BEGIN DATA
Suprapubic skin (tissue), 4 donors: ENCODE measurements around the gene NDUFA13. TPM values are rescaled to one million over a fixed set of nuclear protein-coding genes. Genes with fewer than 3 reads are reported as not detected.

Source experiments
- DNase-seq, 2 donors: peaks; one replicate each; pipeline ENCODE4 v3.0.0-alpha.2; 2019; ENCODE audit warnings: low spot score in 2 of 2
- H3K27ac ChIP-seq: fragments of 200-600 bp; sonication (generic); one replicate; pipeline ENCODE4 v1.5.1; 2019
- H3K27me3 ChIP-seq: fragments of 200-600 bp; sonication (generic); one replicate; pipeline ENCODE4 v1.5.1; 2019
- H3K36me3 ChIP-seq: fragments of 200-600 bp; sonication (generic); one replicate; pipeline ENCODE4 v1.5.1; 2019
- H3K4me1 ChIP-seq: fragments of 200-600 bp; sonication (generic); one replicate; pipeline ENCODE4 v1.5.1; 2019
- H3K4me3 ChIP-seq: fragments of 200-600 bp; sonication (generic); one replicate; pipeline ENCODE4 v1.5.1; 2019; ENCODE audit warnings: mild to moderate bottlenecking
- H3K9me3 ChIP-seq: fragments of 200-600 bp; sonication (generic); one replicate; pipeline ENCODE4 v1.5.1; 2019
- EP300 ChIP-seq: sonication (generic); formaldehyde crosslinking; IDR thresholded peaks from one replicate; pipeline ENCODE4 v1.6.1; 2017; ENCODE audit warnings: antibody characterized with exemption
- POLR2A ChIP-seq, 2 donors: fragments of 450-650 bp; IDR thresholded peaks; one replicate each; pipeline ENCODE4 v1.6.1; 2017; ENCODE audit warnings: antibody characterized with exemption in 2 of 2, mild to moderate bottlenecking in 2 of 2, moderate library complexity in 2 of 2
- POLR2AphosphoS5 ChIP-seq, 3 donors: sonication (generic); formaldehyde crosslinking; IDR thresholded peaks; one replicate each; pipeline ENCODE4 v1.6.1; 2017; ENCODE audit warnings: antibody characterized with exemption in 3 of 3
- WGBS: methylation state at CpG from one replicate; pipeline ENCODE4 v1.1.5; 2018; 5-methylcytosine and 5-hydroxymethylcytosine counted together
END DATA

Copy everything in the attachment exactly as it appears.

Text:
Suprapubic skin (tissue), 4 donors: ENCODE measurements around the gene NDUFA13. TPM values are rescaled to one million over a fixed set of nuclear protein-coding genes. Genes with fewer than 3 reads are reported as not detected.

Source experiments
- DNase-seq, 2 donors: peaks; one replicate each; pipeline ENCODE4 v3.0.0-alpha.2; 2019; ENCODE audit warnings: low spot score in 2 of 2
- H3K27ac ChIP-seq: fragments of 200-600 bp; sonication (generic); one replicate; pipeline ENCODE4 v1.5.1; 2019
- H3K27me3 ChIP-seq: fragments of 200-600 bp; sonication (generic); one replicate; pipeline ENCODE4 v1.5.1; 2019
- H3K36me3 ChIP-seq: fragments of 200-600 bp; sonication (generic); one replicate; pipeline ENCODE4 v1.5.1; 2019
- H3K4me1 ChIP-seq: fragments of 200-600 bp; sonication (generic); one replicate; pipeline ENCODE4 v1.5.1; 2019
- H3K4me3 ChIP-seq: fragments of 200-600 bp; sonication (generic); one replicate; pipeline ENCODE4 v1.5.1; 2019; ENCODE audit warnings: mild to moderate bottlenecking
- H3K9me3 ChIP-seq: fragments of 200-600 bp; sonication (generic); one replicate; pipeline ENCODE4 v1.5.1; 2019
- EP300 ChIP-seq: sonication (generic); formaldehyde crosslinking; IDR thresholded peaks from one replicate; pipeline ENCODE4 v1.6.1; 2017; ENCODE audit warnings: antibody characterized with exemption
- POLR2A ChIP-seq, 2 donors: fragments of 450-650 bp; IDR thresholded peaks; one replicate each; pipeline ENCODE4 v1.6.1; 2017; ENCODE audit warnings: antibody characterized with exemption in 2 of 2, mild to moderate bottlenecking in 2 of 2, moderate library complexity in 2 of 2
- POLR2AphosphoS5 ChIP-seq, 3 donors: sonication (generic); formaldehyde crosslinking; IDR thresholded peaks; one replicate each; pipeline ENCODE4 v1.6.1; 2017; ENCODE audit warnings: antibody characterized with exemption in 3 of 3
- WGBS: methylation state at CpG from one replicate; pipeline ENCODE4 v1.1.5; 2018; 5-methylcytosine and 5-hydroxymethylcytosine counted together